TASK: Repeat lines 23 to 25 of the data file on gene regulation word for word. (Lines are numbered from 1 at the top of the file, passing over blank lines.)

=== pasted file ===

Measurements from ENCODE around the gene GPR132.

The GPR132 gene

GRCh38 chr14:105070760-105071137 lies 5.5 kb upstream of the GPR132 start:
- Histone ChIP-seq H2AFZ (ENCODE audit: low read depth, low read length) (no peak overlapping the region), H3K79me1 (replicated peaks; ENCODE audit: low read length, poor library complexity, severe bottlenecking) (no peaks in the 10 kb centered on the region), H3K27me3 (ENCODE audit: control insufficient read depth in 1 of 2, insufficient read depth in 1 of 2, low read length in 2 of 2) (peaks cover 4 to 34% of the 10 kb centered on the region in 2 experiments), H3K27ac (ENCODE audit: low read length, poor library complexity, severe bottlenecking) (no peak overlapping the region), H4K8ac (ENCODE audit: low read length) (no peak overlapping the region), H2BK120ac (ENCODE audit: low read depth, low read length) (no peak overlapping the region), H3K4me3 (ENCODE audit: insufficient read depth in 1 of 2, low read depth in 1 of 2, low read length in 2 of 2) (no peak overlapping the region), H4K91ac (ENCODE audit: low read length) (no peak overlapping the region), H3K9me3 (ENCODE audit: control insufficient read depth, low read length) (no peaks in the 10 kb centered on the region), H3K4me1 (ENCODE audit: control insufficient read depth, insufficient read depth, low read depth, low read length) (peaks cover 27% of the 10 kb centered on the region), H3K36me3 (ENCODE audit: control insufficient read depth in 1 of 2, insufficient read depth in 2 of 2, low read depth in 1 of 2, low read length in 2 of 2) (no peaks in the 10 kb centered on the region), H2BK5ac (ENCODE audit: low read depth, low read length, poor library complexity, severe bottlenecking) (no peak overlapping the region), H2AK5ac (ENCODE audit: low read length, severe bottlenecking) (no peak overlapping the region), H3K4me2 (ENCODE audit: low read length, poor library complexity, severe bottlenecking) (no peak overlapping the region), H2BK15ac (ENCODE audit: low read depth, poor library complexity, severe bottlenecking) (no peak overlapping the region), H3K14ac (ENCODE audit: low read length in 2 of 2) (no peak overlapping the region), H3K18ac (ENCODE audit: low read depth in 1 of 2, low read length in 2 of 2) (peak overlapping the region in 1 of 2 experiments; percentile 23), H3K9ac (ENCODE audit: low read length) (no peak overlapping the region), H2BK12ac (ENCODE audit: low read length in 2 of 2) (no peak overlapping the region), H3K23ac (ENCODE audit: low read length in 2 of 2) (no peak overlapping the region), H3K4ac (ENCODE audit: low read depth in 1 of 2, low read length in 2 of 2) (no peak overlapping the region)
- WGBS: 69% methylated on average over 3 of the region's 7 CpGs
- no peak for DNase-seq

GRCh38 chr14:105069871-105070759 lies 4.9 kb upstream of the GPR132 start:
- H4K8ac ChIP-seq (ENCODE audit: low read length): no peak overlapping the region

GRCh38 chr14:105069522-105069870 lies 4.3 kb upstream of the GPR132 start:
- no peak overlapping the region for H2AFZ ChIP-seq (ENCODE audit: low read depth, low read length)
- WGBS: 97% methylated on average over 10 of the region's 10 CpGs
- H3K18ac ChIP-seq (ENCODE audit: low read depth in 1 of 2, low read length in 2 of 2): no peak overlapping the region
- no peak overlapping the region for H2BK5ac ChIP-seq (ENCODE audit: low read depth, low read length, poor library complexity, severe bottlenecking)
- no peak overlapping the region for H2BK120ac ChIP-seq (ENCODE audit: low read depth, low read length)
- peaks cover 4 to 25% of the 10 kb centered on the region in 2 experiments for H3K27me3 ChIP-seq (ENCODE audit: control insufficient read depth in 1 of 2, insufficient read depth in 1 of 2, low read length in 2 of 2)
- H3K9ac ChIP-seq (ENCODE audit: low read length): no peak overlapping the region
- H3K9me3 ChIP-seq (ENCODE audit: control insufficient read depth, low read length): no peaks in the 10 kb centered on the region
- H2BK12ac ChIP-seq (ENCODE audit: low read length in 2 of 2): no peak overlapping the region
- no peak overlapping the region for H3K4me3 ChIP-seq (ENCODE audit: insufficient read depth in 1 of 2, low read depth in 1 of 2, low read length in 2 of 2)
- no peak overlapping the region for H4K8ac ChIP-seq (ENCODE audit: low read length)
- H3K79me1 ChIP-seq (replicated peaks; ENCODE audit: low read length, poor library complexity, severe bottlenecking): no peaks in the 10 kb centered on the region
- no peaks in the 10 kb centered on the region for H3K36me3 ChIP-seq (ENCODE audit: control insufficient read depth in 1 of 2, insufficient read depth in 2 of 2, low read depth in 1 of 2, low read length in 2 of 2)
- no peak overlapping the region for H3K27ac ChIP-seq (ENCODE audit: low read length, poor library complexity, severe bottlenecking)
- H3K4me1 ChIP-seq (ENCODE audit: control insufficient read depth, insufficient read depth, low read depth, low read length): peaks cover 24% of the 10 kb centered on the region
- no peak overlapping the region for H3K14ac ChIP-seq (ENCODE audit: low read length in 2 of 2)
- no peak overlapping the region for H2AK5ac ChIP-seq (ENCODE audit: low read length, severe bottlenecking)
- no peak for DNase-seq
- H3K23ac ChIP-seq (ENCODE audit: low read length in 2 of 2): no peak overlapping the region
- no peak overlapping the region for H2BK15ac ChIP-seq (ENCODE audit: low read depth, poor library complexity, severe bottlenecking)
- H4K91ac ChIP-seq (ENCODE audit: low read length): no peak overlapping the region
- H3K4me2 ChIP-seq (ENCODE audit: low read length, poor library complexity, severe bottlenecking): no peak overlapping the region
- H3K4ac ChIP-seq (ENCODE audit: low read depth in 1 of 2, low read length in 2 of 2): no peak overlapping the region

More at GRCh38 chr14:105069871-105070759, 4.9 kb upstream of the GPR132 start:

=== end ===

- no peak overlapping the region for H3K27ac ChIP-seq (ENCODE audit: low read length, poor library complexity, severe bottlenecking)
- H3K4me1 ChIP-seq (ENCODE audit: control insufficient read depth, insufficient read depth, low read depth, low read length): peaks cover 24% of the 10 kb centered on the region
- no peak overlapping the region for H3K14ac ChIP-seq (ENCODE audit: low read length in 2 of 2)